For instance, think twice before leading with “decades of experience” on your resume. That’s a career red flag that might signal to employers that you’re outdated or overqualified, when, in fact, you’re exactly who they’re looking to hire.
“Older workers tend to have a boatload of experience—often in many different functional areas,” Isaacs says, “so the challenge is to whittle the resume content down to what employers would find most valuable.”
Ready to put together a resume that’s anything but old-school? Follow these pro tips:
Spend time on the summary
“The career summary section is where an older worker can shine—your accomplishments are usually strong and there’s a level of expertise that younger workers haven’t reached yet,” says Isaacs. (Notice it’s called a summary and not an objective—that’s so 1980s!)
Keep in mind that you don’t want to sound out of touch. Ditch industry jargon that might not be obvious to recruiters who may very well be younger than you. Also, it’s OK to say “experienced,” but don’t say “over 25 years of experience.”
Don’t fudge the format
Though you may hear people suggest that a functional resume style is ideal for older workers, don’t fall for it. “I never recommend using a functional resume,” says Isaacs. “This type of format is typically used by job seekers trying to hide something, and employers know that so they start looking for potential issues as soon as they start reading.”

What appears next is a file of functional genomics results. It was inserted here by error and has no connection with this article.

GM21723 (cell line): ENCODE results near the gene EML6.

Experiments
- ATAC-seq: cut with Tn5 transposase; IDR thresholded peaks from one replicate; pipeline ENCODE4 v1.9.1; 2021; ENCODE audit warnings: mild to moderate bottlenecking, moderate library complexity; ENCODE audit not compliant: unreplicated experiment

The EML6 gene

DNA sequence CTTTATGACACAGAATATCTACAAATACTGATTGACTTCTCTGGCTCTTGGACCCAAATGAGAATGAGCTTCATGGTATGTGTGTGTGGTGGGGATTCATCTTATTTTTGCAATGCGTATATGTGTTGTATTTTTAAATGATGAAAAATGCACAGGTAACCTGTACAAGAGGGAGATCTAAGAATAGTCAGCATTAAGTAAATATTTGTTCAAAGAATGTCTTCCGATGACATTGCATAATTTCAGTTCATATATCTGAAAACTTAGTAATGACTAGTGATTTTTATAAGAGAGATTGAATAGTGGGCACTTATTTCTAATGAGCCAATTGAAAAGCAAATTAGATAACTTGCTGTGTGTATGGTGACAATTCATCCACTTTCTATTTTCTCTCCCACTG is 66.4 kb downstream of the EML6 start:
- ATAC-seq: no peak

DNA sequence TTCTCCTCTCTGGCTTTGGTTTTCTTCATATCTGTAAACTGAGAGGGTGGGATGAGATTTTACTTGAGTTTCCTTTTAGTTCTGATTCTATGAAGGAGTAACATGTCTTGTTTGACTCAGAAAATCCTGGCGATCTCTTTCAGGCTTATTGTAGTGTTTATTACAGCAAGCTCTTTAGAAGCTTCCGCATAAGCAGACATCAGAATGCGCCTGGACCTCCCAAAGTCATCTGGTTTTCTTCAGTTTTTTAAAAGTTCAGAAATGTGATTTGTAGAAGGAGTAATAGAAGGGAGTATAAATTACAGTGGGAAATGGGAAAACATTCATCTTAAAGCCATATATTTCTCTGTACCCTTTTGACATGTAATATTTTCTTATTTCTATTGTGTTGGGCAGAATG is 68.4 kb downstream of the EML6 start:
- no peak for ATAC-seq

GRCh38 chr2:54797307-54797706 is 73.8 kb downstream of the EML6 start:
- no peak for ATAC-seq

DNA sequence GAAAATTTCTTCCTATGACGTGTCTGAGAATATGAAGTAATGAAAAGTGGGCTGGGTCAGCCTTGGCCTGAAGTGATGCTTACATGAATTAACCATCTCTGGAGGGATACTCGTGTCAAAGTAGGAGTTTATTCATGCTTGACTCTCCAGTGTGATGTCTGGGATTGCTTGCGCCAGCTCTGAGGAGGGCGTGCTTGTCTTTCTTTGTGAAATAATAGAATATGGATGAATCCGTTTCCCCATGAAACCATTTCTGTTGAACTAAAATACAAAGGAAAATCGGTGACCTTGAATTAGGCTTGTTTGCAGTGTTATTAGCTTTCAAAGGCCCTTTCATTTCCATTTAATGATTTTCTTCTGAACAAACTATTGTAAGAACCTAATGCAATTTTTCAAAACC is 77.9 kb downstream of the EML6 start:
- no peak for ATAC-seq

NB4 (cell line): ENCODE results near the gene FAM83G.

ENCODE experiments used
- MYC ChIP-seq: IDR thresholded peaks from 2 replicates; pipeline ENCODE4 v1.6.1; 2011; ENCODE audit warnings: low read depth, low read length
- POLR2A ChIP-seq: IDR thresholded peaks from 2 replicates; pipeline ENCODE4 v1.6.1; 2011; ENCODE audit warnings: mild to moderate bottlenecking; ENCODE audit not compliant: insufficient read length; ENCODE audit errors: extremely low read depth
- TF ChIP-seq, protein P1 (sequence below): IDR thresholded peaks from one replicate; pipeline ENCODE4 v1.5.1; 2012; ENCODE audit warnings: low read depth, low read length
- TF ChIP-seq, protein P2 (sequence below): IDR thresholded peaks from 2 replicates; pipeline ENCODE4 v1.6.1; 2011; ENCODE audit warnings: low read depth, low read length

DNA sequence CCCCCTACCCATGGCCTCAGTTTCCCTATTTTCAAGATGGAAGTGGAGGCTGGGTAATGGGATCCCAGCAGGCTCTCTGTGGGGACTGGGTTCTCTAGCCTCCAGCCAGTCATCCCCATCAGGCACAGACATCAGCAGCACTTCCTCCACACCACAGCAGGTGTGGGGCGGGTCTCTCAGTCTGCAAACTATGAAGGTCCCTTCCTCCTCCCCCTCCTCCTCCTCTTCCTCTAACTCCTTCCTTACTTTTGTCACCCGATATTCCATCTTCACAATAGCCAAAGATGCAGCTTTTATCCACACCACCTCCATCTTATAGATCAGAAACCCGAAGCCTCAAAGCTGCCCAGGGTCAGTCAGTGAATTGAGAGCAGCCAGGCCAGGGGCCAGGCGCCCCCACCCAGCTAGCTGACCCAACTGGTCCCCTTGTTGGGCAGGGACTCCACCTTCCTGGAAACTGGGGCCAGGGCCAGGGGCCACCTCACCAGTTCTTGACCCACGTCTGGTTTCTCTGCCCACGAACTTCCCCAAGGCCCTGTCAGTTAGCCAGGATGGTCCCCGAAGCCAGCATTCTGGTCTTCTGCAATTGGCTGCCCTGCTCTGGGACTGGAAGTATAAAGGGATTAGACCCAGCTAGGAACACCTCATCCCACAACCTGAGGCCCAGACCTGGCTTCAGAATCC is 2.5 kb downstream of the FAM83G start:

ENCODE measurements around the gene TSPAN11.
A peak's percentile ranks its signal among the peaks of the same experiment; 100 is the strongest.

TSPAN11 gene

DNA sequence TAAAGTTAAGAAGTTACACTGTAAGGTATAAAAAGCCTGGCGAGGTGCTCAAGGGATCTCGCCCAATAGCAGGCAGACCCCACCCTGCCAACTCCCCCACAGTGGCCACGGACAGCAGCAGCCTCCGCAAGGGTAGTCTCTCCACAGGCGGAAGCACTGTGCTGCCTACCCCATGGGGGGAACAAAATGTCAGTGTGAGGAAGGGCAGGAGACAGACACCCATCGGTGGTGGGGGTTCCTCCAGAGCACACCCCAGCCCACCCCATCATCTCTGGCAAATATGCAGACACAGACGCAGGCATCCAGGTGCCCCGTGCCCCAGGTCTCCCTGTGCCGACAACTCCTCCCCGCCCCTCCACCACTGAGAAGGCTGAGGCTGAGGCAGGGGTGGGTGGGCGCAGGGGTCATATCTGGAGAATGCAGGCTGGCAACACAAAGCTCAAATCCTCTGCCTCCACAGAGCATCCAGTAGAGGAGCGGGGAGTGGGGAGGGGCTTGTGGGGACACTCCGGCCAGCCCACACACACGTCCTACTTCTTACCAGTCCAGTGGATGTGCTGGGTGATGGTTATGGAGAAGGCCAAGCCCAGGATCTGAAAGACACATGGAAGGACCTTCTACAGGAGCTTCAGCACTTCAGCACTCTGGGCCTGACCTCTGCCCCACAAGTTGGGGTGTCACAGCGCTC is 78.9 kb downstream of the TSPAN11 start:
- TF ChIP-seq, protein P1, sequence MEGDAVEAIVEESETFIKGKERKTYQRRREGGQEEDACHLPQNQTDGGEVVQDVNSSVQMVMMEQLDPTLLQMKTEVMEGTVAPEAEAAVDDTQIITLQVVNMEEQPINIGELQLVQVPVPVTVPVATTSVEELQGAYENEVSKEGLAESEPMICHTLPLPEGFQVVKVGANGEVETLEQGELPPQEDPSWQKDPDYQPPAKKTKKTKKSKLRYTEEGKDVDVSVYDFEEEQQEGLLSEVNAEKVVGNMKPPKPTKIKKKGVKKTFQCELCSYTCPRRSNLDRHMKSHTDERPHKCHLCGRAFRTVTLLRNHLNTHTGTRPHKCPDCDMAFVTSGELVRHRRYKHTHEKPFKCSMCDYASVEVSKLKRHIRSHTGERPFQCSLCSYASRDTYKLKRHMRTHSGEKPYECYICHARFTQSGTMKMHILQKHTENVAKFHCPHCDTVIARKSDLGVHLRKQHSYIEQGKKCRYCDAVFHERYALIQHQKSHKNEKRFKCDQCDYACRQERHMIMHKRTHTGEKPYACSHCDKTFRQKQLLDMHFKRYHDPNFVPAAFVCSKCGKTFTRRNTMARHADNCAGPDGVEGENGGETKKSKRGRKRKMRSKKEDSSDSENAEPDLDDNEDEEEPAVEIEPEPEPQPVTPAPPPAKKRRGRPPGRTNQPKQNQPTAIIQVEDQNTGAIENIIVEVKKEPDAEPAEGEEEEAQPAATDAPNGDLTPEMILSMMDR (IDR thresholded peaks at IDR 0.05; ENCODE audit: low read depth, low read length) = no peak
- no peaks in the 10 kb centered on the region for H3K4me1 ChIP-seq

Also worth noting: Functional resumes do not perform well in applicant tracking systems.
Isaacs suggests sticking with the traditional reverse chronological format. As long as yours is visually distinctive, concise, and to the point, there’s no need to mess with what works.
Tweak as you go
Take the time to tailor your resume each time you apply for a job, says Susan Weinstock, vice president of financial resilience at AARP. “It’s time-consuming but worth it,” she says. “For example, make sure you include keywords from the job description in your resume.” This will help you stand out to recruiters and hiring managers who are looking for a very specific skill set, not to mention that it will make your resume more discoverable by search engines and software.
Go back, but not too far back
The question most people have is how far back should they go? Employers are most interested in what you’ve done recently, says Isaacs, but there’s nothing wrong with sharing older career milestones.
“Focus on accomplishments from the last 15 years or so, but still provide brief highlights of earlier positions,” she recommends. Tip: Group older positions together in a brief Early Career section, and omit the dates.